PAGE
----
Stress, is a normal part of everyday life and is important for us to learn and grow.  However, in our world today many people are stressed far beyond the body’s ability to deal with it.  Chronic stress leads to depression and possibly serious mental and body illness.  High stress loads often lead to poor health and wellness choices leading to an increased risk for disease and illness.

Stress has been linked to dementia and six of the leading causes of death: heart disease, cancer, lung ailments, accidents, cirrhosis of the liver and suicide.  Fear, depression, anxiety, anger, hate, resentment and worry cause a series of reactions in the body that lead to the release of cortisol and other stress hormones.  Prolonged elevation of cortisol can lead to decreased sleep, insulin resistance, diabetes, weight gain, osteoporosis, cognitive impairment, damage to brain neurons, high blood pressure, cataracts, a weakened immune system and damage to the gastrointestinal tract.

In his book “The Power of Positive Thinking” Norman Vincent Peale gives numerous examples of how stress and a negative outlook on life affect our day to day health and wellness.    WebMD states that stress causes American industry 300 billion annually and Statistics Canada lists our cost at 1.7 billion annually for lost work time and another 2.7 billion less to the economy as a result of an inability to balance work and life issues.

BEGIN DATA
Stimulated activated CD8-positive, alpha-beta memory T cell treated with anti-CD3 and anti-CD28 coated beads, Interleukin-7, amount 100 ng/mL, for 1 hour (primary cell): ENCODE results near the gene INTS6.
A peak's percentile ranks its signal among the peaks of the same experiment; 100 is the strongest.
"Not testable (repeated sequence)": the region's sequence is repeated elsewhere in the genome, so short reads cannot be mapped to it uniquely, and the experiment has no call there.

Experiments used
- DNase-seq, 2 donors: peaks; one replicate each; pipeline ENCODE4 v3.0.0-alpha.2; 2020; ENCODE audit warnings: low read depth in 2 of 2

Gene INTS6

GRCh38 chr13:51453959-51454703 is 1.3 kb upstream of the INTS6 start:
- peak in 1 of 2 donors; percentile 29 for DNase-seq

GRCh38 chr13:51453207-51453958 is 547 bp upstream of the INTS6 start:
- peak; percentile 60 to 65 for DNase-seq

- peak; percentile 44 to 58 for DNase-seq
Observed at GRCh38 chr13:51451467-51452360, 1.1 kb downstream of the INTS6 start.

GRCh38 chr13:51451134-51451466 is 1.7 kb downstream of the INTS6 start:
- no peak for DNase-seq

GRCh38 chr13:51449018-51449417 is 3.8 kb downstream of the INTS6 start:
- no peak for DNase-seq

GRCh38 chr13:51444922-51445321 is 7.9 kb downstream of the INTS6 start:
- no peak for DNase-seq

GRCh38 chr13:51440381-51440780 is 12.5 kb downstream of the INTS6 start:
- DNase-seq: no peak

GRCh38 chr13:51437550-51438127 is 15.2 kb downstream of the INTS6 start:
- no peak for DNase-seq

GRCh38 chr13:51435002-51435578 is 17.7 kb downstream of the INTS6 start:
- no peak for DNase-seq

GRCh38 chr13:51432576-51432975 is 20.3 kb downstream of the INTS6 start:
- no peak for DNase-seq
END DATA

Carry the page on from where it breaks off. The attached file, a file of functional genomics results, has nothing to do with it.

The science and the stats lead to the questions – How is your stress level? And what are you doing to control it?  So many of us go blindly through our days with little or no focus on the body and what it is trying to tell us.

Full schedules that demand we go at 110% 10 to 12 hours a day at the office, a high intensity workout that drains what little energy we had left, road rage, poor and meaningless relationships with those closest to us, worry about money and the future, fear of violence and terrorism, anxiety over old age, down time that usually involves only the TV and an average of 5 to 6 hours of sleep a night – does all or some of this sound familiar.

The Heart and Stroke Foundation has combined with the Canadian Mental Health Association to create a resource that defines stress, explains the stress response, gives ideas to prevent stress, provides strategies to cope with stress and has a very complete resource guide to all the help you may need.
Click here to find